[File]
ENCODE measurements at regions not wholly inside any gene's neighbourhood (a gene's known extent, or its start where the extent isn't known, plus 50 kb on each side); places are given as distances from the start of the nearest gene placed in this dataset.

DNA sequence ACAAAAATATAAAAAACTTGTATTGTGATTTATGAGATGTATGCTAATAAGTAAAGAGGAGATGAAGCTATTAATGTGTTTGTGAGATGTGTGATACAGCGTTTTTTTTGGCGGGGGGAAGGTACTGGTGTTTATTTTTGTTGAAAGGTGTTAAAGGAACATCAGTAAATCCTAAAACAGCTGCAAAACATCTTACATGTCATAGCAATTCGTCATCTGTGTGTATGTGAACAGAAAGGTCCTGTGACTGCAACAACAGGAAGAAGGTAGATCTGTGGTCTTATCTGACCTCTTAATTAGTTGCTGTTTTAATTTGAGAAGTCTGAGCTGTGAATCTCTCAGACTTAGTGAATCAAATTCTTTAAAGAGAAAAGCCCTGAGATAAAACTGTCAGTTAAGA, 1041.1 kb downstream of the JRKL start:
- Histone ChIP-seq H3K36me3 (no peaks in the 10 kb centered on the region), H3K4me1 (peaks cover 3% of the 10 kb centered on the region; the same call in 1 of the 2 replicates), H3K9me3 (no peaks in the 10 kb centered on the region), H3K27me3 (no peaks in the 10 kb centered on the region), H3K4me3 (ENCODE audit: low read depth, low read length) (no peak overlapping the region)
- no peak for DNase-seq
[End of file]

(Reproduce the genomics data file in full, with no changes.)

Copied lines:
ENCODE measurements at regions not wholly inside any gene's neighbourhood (a gene's known extent, or its start where the extent isn't known, plus 50 kb on each side); places are given as distances from the start of the nearest gene placed in this dataset.

DNA sequence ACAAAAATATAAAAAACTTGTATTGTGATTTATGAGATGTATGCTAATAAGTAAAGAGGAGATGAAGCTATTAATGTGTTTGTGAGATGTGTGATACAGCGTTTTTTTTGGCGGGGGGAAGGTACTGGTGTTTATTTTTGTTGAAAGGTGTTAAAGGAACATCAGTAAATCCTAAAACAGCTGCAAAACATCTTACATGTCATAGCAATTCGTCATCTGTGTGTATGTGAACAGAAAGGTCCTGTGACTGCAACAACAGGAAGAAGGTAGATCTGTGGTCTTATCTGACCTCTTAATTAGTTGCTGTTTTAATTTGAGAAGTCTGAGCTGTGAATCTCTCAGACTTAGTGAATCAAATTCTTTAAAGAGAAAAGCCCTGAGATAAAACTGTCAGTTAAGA, 1041.1 kb downstream of the JRKL start:
- Histone ChIP-seq H3K36me3 (no peaks in the 10 kb centered on the region), H3K4me1 (peaks cover 3% of the 10 kb centered on the region; the same call in 1 of the 2 replicates), H3K9me3 (no peaks in the 10 kb centered on the region), H3K27me3 (no peaks in the 10 kb centered on the region), H3K4me3 (ENCODE audit: low read depth, low read length) (no peak overlapping the region)
- no peak for DNase-seq